With the assistance of Baker (The Big Crowd, 2013, etc.), legendary slugger Jackson (Reggie: The Autobiography, 1984, etc.) attempts to set the record straight about the tumultuous World Series–winning New York Yankees of 1977 and 1978.
When he signed with the Yankees in 1976, Jackson was already a star, having won two championships with the Oakland A’s and a league MVP award in 1973. He also had a reputation for speaking his mind in a way that did not always endear him to teammates and fans. None of this, however, prepared him for the cauldron that was the Yankees, run by manager Billy Martin and owner George Steinbrenner. Much has been written about this team, and Jackson announces early on that this book was born out of his outrage at how he was portrayed in the 2007 miniseries The Bronx Is Burning; indeed, the tone is often aggrieved as the author recounts the many injustices he faced along the way. There’s no denying he has a point: He was often treated unfairly by the press and his teammates and certainly by Martin, a volatile personality at the best of times, who never got over his resentment that Jackson was brought onto the team against his wishes. But whatever was behind the struggles—racism, resentment over his comments to the press, his superstar salary or other factors—Jackson does himself no favors by repetitively rehashing these old wounds, though he does at least acknowledge partial responsibility for some of them. Resentment aside, the author remains a fascinating character who offers plenty of insight into the game as it was played then and now. No baseball fan can deny the greatness of Jackson’s magical three consecutive first-pitch home runs in Game 6 of the 1977 World Series, and many will enjoy reliving the moment through his eyes.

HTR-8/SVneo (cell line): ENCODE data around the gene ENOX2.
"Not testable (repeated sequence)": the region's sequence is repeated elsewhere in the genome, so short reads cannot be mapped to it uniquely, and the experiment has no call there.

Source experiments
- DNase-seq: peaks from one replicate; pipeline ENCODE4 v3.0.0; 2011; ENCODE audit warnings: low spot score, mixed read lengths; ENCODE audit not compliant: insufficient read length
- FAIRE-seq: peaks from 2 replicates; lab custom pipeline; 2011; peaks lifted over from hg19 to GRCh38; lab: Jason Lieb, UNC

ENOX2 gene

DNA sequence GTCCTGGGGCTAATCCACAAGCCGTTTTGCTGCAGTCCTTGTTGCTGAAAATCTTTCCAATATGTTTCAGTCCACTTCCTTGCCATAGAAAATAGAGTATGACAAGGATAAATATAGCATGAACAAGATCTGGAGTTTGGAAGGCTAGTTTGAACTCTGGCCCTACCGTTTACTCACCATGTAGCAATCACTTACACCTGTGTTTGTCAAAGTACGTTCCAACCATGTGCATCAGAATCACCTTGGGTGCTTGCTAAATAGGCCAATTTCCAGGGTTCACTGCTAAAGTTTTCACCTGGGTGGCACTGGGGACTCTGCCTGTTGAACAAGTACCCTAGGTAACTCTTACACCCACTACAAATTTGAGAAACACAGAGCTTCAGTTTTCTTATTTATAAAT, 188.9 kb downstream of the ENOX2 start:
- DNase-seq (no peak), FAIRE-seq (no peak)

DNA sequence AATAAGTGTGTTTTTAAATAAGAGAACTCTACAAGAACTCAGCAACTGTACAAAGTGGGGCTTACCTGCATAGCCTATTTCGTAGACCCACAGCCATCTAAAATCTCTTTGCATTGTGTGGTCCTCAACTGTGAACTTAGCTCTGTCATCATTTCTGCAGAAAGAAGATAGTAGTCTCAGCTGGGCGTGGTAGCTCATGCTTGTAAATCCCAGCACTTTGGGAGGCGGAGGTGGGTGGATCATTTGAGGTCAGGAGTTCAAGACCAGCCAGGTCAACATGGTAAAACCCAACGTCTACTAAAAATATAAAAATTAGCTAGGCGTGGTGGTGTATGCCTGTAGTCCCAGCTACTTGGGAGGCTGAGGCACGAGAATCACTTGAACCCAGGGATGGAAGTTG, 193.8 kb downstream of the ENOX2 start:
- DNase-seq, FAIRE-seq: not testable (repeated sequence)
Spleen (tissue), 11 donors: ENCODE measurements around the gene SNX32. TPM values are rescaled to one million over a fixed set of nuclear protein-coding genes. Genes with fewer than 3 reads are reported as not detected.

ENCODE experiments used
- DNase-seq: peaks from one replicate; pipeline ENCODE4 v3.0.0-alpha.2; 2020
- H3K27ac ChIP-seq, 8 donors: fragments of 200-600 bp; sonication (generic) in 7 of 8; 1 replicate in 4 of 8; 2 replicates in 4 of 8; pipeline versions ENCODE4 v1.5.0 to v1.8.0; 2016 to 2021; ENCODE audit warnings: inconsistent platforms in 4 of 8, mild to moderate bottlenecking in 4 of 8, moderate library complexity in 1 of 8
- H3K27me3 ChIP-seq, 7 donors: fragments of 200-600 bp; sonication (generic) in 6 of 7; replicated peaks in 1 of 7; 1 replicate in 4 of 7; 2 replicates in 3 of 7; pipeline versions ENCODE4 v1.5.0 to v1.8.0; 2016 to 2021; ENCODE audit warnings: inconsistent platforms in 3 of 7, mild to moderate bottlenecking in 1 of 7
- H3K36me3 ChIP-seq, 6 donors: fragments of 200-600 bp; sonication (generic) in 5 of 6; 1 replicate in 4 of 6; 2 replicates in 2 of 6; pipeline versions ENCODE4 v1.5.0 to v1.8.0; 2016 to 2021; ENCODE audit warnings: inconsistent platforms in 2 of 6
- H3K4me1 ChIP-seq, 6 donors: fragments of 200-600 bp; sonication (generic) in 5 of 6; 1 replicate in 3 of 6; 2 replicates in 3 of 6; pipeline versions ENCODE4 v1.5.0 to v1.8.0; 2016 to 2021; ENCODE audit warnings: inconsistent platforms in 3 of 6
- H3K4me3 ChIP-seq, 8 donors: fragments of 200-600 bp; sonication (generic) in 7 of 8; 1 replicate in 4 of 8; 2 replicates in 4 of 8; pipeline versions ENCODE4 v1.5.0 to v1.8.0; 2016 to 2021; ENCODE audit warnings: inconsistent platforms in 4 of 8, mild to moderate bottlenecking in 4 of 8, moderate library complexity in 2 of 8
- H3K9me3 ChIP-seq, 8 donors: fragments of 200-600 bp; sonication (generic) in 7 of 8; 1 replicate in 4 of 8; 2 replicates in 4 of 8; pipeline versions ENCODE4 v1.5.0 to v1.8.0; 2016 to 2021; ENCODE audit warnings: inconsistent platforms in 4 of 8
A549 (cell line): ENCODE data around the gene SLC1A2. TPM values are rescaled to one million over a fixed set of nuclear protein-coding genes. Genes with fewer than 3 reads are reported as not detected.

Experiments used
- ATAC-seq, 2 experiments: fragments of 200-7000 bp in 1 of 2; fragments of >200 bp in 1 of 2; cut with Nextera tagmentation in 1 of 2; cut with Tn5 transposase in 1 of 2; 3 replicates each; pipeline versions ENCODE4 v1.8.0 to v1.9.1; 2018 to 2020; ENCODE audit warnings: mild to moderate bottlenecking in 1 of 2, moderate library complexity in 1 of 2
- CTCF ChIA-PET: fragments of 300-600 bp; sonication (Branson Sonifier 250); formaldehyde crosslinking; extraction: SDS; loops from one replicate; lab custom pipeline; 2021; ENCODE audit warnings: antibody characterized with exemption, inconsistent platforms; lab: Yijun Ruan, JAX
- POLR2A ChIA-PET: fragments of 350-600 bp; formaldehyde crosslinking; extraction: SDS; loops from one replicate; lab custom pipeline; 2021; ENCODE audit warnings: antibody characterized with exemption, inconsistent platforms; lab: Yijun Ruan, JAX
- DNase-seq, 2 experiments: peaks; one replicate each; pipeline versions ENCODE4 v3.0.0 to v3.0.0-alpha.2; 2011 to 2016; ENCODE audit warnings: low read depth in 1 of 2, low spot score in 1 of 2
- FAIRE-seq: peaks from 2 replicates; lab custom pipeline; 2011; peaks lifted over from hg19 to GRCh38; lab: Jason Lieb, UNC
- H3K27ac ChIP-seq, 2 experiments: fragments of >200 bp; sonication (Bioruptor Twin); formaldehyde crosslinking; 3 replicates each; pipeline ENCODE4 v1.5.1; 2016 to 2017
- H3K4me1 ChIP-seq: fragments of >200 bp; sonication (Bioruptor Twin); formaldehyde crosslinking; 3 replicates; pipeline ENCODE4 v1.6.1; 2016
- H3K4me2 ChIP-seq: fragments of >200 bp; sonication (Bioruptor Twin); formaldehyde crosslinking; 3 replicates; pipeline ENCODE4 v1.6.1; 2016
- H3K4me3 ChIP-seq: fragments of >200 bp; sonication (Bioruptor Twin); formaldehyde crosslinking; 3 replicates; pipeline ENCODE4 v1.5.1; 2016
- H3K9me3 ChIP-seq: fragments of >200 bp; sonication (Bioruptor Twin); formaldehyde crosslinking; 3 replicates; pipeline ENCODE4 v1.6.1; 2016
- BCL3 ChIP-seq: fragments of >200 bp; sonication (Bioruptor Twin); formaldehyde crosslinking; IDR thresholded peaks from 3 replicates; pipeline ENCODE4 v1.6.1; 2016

Readers not put off by the taste of sour grapes will find much of interest here, from the unique mind of one of baseball’s most enigmatic stars and greatest clutch performers.